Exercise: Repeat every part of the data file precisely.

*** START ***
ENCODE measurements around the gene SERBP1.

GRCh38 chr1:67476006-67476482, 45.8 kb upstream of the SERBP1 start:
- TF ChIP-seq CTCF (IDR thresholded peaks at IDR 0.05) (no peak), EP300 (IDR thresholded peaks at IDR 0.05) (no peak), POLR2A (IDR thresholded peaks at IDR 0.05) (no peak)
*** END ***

ENCODE measurements around the gene SERBP1.

GRCh38 chr1:67476006-67476482, 45.8 kb upstream of the SERBP1 start:
- TF ChIP-seq CTCF (IDR thresholded peaks at IDR 0.05) (no peak), EP300 (IDR thresholded peaks at IDR 0.05) (no peak), POLR2A (IDR thresholded peaks at IDR 0.05) (no peak)